Published on 15 Oct 2016 | 7 months ago
The short answer to this question is that you could be criminally prosecuted.
There are all sorts of ways to actually commit one of these crimes
Ramifications go way beyond Tax Penalties and Interest (as with the standard civil audit)
For many tax evaders, it is not the penalties, additional income tax and interest or even spending some time behind bars that is the worst part of a criminal prosecution.
Rather, it is the ensuing shame, public humiliation and social ostracism that is associated with a prosecution that haunts them. Loss of professional License over “act of moral turpitude”
Many taxpayers do not realize, until it is too late, that the government publicizes a person’s criminal tax convictions in an attempt to achieve maximum deterrence effect on the rest of society.
Historically, people were hung, beheaded, or even burned at the stake publicly to warn citizens who contemplated committing the same crimes as the convicted.
Today we do not hang, behead, or burn individuals at the stake.
Instead, the government publicizes and broadcasts one’s criminal conviction.
The purpose of the criminal tax system, as described in the United States Attorney’s Manual follows:
The Government helps to preserve the integrity of this Nation’s self-assessment tax system through vigorous and uniform criminal enforcement of the internal revenue laws.
Criminal prosecutions punish tax law violators and deter other persons who would violate those laws.
To achieve maximum deterrence, the Government must pursue broad, balanced, and uniform criminal tax enforcement.
Broad and balanced enforcement is essential to effectively deter persons of varying economic and vocational status, violators in different geographic areas, and different types of tax law violations.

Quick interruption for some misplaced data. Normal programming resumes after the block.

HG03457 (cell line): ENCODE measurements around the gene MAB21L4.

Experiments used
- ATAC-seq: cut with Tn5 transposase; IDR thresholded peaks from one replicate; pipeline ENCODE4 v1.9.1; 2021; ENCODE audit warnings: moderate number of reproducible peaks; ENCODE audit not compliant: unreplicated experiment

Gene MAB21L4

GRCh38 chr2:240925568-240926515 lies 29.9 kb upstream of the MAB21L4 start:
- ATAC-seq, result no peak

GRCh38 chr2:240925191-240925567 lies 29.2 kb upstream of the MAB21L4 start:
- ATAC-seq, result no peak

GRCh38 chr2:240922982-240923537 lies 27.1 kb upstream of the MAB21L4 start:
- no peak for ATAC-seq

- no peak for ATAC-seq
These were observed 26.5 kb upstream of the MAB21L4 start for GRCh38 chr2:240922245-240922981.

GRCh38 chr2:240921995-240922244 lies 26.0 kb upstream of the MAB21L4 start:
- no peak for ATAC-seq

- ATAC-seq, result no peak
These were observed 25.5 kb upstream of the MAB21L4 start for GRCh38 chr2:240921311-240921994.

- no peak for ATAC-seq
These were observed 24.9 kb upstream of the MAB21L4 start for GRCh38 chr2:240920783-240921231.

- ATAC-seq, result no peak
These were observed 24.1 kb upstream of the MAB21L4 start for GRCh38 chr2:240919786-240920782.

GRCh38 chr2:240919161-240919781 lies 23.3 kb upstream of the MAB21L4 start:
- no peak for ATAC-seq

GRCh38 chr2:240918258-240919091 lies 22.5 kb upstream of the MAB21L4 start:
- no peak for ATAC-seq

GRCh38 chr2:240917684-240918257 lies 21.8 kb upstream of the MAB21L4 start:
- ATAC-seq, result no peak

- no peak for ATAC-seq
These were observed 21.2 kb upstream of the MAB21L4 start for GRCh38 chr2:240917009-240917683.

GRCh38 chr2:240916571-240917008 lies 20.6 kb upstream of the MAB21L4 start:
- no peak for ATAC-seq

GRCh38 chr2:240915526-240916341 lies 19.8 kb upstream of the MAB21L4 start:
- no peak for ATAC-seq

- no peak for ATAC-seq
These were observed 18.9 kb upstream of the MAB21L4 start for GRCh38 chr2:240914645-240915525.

Facing criminal tax charges is a horrific nightmare for anyone so unfortunate to be so accused.
Just the mere allegation and subsequent investigation can have very damaging emotional, financial, and reputation effects even where the wrongly accused is later found innocent. (80% conviction rate where CID launches an investigation)
The stakes where Badges of Fraud exists in a taxpayer's fact pattern going into a civil tax audit or CID criminal investigation range from at best, a civil tax fraud penalty, equal to 75% of the additional tax owed as adjusted in the civil tax audit, plus interest on the penalty back to the original filing date of the return being audited.
To at worst, up to 5 years in jail, coupled with fines as high as $500,000, plus the costs to the government of prosecuting you for each separate crime and restitution for the tax loss.
One fraud is proven – civil side of IRS can open up every tax year to the dawn of time to audit in a separate action from the criminal prosecution at some later date (5 or 6) year statue of limitation for tax crimes… No statute of limitation civilly one fraud is proven) (Go back far enough to capture your net worth)